Companies will always have their fair share of difficult, unwilling employees, but is it always the employee’s fault? A person can be molded the way they are because of a bad experience at a previous job, from a lack of training or the typical feeling of being under appreciated.
Recently, I was called on by an out of state manufacturing firm to help them to “fix” the attitude of one of their employees. As the employer described, Mary was “difficult to work with” and at times seemed “unapproachable.” Mary had been in her analyst role for almost 3 years, not the longest in the department of 10 but certainly not the rookie on the team either. Being that Mary seemed “unapproachable,” her director was uncomfortable providing her with clarifications and suggestions to better her work output, often leading to delayed or, worse, unfinished tasks.
When Mary’s director asked me to come in, my first objective was to identify the problem. This was done by going through specific role-play scenarios that brought out Mary’s true thoughts about her role, allowing me, as her coach, to get a better idea of where the problem was and how the problem came about in the first place.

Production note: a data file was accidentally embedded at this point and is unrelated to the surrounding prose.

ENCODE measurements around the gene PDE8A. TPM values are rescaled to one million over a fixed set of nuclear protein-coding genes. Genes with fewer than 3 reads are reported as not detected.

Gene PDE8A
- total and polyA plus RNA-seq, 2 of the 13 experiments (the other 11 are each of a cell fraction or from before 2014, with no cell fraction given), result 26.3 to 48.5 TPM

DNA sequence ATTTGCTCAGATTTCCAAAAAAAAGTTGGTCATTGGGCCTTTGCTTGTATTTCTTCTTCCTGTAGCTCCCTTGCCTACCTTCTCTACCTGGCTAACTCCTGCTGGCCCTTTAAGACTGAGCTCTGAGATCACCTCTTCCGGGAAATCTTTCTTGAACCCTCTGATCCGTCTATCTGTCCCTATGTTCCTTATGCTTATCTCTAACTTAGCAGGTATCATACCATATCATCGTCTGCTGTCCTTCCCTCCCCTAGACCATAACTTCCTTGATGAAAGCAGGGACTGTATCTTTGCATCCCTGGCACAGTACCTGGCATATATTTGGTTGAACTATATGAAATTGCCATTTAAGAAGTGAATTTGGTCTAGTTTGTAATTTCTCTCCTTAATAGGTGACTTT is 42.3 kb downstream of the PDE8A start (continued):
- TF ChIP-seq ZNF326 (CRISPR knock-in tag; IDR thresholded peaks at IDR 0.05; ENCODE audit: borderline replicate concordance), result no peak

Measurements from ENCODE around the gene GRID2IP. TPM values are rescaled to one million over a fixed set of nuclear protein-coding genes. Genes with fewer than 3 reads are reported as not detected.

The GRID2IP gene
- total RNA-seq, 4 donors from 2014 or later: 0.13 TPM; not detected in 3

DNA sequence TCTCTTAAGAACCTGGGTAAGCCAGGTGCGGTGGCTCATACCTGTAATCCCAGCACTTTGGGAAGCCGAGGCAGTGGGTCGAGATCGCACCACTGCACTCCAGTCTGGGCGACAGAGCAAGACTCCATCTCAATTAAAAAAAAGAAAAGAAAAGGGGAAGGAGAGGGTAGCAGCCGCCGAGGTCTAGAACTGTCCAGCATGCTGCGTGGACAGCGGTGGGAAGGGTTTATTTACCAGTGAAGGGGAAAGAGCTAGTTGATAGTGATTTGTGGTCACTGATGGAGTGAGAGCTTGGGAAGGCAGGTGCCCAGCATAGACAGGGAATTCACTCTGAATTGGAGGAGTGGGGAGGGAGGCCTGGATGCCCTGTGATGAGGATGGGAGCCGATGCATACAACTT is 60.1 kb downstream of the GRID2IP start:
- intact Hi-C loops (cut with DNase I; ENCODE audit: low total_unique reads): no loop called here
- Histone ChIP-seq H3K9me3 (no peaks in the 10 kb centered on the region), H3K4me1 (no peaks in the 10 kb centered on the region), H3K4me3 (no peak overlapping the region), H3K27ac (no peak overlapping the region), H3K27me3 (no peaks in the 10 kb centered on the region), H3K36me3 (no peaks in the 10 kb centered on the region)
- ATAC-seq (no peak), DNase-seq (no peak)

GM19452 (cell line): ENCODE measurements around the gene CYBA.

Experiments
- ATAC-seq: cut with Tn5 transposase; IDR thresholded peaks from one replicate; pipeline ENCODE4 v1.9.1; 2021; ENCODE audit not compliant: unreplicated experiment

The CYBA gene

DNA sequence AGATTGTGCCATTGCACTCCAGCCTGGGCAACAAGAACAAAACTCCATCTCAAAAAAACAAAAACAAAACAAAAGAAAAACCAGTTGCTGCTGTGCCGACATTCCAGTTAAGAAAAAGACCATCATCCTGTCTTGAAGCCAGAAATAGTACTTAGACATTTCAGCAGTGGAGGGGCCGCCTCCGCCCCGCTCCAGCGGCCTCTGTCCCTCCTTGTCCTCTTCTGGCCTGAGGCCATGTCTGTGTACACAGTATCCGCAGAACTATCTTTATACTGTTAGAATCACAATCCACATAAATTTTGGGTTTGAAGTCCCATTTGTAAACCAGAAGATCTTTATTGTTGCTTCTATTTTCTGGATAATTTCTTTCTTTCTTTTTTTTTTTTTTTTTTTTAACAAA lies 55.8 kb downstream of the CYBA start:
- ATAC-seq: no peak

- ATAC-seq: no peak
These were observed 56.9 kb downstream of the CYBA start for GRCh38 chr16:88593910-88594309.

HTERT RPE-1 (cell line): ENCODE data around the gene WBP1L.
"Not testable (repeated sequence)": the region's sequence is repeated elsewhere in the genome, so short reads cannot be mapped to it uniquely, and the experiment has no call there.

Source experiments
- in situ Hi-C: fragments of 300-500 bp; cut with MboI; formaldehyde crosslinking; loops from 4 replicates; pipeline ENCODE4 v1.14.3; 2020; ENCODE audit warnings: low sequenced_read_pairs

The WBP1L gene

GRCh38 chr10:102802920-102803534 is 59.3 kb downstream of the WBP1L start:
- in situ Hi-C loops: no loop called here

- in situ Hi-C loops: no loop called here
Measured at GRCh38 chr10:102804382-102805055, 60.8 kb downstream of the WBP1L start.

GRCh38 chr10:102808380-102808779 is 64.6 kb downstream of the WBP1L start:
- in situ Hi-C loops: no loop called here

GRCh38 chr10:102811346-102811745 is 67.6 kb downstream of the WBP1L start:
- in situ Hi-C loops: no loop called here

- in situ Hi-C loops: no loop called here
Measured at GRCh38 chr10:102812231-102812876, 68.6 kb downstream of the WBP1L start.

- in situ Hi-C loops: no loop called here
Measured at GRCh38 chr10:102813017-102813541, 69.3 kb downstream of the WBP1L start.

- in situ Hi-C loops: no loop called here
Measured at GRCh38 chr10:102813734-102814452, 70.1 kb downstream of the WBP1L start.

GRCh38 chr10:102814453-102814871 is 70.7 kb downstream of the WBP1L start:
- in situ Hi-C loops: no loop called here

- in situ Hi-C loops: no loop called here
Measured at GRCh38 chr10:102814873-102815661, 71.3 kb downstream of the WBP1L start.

After the exercise, I realized that Mary felt under appreciated for the amount of work she did — her director not only didn’t share critical feedback necessary to complete the role, but also positive reinforcement that was so integral to Mary’s motivation and happiness at work! However, Mary also shares in the responsibility; not only did she avoid speaking to her director about being under appreciated, but she was also unaware of how she was pushing away her director and coworkers.
Looking back several months after our initial coaching session, the communication channels have been open and the air has cleared. Mary has a much better relationship with the others in the office and her director no longer feels uncomfortable about approaching her. She recently called me saying, “…to think that a few regular check-in conversations would have such a world of difference over the past several years…”